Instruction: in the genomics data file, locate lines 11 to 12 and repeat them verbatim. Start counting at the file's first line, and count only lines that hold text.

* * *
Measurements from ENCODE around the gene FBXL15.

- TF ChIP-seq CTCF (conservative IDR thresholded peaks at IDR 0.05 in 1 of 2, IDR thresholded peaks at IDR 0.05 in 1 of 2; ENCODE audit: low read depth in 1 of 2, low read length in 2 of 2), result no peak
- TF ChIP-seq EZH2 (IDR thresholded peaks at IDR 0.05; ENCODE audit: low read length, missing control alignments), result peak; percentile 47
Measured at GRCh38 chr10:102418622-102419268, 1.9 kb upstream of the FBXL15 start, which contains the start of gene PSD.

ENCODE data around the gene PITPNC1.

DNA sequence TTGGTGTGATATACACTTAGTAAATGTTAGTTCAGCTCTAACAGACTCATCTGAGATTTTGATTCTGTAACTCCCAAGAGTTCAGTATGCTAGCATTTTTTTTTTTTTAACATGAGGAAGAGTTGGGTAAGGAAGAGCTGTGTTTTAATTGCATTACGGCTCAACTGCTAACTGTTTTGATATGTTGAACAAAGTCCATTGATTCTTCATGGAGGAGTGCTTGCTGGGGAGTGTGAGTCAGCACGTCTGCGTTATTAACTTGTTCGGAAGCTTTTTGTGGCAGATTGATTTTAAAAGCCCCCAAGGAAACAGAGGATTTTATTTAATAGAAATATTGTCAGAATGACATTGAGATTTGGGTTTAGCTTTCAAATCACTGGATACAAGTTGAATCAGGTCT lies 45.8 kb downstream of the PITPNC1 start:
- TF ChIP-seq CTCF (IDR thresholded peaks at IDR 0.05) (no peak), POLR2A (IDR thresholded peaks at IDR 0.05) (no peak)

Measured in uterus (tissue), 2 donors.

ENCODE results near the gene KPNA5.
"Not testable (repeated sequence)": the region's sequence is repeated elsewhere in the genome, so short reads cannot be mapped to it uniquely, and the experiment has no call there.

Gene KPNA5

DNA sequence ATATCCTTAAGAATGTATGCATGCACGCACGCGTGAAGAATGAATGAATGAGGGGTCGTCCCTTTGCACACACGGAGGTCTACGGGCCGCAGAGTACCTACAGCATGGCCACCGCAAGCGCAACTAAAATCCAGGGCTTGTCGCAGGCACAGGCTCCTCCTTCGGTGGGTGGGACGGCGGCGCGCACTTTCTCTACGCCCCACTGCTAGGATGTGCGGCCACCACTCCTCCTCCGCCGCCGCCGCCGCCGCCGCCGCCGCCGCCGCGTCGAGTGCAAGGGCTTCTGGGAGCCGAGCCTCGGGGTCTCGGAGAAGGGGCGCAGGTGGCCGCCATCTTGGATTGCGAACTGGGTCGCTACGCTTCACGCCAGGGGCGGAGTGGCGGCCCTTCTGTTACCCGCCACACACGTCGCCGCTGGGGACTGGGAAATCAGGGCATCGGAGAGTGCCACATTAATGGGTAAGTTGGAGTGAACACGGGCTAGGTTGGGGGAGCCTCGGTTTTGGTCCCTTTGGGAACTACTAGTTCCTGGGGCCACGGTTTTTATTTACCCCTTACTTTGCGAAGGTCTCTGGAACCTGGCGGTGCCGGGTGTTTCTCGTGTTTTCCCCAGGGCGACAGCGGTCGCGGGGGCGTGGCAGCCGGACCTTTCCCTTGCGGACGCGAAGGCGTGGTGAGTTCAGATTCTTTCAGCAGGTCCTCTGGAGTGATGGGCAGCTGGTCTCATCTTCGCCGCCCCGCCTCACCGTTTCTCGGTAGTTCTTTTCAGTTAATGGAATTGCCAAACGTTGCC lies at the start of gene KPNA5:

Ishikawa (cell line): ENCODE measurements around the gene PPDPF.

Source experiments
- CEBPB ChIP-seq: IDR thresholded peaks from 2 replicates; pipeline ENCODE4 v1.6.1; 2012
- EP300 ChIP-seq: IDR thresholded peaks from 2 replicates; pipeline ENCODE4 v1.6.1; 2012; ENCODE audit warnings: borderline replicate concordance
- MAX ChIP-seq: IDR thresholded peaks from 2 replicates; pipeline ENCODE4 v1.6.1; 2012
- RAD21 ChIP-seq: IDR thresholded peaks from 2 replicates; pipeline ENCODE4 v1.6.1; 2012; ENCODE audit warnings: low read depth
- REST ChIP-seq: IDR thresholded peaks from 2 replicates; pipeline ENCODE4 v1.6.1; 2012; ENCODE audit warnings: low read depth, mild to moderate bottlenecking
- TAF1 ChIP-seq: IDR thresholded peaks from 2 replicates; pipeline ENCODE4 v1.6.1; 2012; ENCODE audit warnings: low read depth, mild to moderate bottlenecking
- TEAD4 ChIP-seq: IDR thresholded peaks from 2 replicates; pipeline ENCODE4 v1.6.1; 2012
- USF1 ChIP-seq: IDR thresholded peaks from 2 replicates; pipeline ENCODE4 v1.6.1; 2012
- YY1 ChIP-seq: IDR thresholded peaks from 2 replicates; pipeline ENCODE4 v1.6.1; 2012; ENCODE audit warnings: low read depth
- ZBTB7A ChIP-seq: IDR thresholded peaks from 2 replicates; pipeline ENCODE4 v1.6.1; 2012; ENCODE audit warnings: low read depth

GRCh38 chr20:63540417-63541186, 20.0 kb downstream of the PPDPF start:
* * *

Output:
Gene KPNA5

DNA sequence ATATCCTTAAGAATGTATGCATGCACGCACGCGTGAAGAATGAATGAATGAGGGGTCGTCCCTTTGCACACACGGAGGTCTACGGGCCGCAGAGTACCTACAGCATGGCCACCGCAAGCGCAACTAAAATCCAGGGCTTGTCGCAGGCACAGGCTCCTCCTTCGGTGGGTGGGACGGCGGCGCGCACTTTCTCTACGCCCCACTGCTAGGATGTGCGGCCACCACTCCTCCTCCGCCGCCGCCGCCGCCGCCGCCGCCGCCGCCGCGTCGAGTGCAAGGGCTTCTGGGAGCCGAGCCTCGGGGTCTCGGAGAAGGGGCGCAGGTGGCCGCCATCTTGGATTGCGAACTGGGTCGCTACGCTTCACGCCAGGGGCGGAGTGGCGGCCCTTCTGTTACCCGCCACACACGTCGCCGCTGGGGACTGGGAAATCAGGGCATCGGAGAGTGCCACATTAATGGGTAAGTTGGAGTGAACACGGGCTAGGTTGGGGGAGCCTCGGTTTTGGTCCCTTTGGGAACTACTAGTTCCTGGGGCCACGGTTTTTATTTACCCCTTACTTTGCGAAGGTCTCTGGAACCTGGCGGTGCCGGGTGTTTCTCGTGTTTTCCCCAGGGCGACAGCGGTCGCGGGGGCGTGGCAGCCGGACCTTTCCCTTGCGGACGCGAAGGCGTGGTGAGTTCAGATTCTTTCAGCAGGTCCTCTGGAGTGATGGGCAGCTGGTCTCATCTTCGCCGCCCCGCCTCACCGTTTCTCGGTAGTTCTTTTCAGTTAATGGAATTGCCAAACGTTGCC lies at the start of gene KPNA5: